Episode 8: Belle Epoque Paris

Galeries Lafayette, Paris

Last Updated on January 3, 2024 by Marian Jones

Close your eyes and picture Paris and it may well be Belle Époque Paris you’re imagining: the Eiffel Tower, exuberant cancan dancers at the Moulin Rouge, the insouciance of everyday life captured In Renoir’s painting Les Grands Boulevards, the stylish gaiety of a Toulouse Lautrec Poster. This post takes you on a journey round the main places in Paris where you can still enjoy a little Belle Époque elegance today.

a little history

The Belle Époque is the name given to the 40-year period of peace between 1871, when the misery of the Siege of Paris was over, and the onset of World War One in 1914. People were excited for the future, new technology brought all sorts of wonders, from improved transports to impressive developments in architecture. Artists, musicians and writers flocked to Paris with their new ideas and their determination to enjoy life. It was a time when stylish new buildings were put up, and here are just a few which you can visit today.

The opera garnier and the Eiffel Tower

Opened in 1875, the Opéra Garnier ushered in the new era. New building techniques created a giant metal structure to support the domed ceiling and the artist Marc Chagall decorated it with scenes from 14 operas. 18 sculptors were hired to carve the decorations and statues, 24 different types of marble were sourced and the interior was an overblown extravaganza of red velvet and gold leaf, plus a 7 tonne bronze chandelier with its 340 crystal lights. Visiting today, you can still feel the glamour of the exciting new era. There are lots of possibilities: going to an opera, taking a guided tour or looking around yourself, perhaps with an audio guide.

Built in 1889 as the stunning showpiece for the Universal Exhibition, the Eiffel Tower represented the best that the engineers of the day could deliver. 300 workers toiled for two years to build it and it was the tallest building in the world. Such was the world’s fascination with it that two million visitors saw it in its first year, including Edward the Prince of Wales, eight African kings and Buffalo Bill.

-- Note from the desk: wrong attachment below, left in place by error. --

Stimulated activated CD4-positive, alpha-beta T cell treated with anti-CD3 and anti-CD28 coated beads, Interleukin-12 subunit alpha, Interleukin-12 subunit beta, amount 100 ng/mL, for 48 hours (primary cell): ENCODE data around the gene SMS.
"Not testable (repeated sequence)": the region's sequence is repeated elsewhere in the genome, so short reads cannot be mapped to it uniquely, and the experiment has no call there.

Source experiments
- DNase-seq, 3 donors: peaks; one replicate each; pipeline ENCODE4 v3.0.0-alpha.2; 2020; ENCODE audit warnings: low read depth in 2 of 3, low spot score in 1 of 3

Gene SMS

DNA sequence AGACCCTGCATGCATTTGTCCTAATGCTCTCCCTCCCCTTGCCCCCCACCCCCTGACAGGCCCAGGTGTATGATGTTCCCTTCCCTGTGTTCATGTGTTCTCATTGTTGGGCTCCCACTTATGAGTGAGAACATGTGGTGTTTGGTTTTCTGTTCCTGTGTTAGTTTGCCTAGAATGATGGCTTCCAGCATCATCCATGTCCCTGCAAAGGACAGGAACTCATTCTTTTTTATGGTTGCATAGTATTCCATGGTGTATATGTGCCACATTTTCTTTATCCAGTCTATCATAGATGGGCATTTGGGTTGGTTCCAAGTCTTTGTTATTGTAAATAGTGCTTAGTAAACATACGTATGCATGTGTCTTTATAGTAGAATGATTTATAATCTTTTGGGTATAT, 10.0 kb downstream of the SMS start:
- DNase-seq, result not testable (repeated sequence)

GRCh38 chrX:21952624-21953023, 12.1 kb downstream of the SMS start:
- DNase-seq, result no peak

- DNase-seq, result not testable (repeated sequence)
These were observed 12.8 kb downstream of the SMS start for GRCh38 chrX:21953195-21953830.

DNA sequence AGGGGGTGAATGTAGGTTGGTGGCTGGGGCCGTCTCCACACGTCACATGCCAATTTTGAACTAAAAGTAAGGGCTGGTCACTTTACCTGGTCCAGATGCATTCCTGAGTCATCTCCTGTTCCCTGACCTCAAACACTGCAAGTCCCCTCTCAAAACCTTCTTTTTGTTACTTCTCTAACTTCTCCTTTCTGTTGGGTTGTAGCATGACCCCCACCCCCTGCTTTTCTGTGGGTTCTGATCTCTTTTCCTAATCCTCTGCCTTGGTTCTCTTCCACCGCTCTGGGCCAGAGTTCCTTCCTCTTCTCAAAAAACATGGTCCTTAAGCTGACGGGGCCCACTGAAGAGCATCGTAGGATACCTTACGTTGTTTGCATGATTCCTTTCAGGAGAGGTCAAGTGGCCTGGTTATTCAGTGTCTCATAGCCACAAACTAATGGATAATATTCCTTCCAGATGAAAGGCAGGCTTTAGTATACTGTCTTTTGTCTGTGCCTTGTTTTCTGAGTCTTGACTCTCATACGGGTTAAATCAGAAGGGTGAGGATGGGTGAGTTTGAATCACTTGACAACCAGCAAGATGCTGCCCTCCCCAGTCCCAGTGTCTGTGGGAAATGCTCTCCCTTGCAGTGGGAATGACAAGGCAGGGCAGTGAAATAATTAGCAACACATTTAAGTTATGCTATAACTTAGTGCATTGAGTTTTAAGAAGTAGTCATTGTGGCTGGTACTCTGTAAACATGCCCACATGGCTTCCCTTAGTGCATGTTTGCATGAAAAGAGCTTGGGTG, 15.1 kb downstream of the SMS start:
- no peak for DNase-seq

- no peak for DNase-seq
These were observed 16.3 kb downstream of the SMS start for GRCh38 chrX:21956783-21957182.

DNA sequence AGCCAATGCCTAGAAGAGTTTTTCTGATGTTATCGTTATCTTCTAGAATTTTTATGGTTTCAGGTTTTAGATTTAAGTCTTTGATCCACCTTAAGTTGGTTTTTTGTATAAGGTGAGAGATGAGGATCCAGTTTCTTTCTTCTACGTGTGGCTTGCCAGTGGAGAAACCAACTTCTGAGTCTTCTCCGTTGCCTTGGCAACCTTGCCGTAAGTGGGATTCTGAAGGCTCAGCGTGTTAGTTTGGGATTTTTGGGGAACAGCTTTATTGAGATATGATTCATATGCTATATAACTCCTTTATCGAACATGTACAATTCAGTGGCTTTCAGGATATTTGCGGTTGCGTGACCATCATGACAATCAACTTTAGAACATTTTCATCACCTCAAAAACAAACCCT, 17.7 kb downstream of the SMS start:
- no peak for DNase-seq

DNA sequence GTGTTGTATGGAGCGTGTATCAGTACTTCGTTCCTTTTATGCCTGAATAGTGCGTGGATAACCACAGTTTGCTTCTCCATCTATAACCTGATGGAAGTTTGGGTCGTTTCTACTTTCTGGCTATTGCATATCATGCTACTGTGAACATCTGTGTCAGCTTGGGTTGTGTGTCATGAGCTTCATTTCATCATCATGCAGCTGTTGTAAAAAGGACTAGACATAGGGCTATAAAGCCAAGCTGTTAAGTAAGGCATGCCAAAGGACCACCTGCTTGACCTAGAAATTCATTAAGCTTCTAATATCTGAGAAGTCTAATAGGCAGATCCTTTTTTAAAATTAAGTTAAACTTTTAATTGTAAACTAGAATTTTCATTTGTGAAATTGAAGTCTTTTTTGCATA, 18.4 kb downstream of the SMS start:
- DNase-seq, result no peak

It was supposed to be temporary, but the Parisian authorities changed their minds about that when they realised what profits could be made from charging an entrance fee. It was not universally popular; some found it an ugly monstrosity, including the author Guy de Maupassant who claimed to enjoy eating in its restaurant because ‘It’s the only place in Paris where I don’t have to see it.’ Its 20,000 lightbulbs make it a spectacular showpiece every evening, especially on the hour when they sparkle flirtatiously.

The Alexander III Bridge, the Grand Palais and the Petit Palais

The World Exhibition of 1900 brought visitors from across the globe to Paris and Paris built a host of stunning buildings to impress them, including the Grand Palais and the Petit Palais. The spectacular Alexander III Bridge was specially built to connect these two new cultural centres with the Invalides. It is lined on both side with 32 bronze street lamps, the height of Belle Époque elegance, designed to show off the newly invented electric street lighting. It’s also decorated with an exuberance of statues – lions, cherubs, you name it – and wrought iron decorations with golden highlights. No wonder it’s many people’s favourite Parisian bridge.

At the Grand Palais, easily viewed from the river, a 45m cupola soars above the city, supporting a graceful glass roof and its stone and ironwork facades are Belle Époque architecture at its best. Today it’s one of the city’s main exhibition centres. The nearby Petit Palais houses the City of Paris Art Collection and is free to visit, making it an excellent way to see inside a Belle Époque building. Look out for the wrought iron staircases and the grand gallery and make a point of visiting the elegant café with its lovely outdoor terrace of pillars, statues and plants.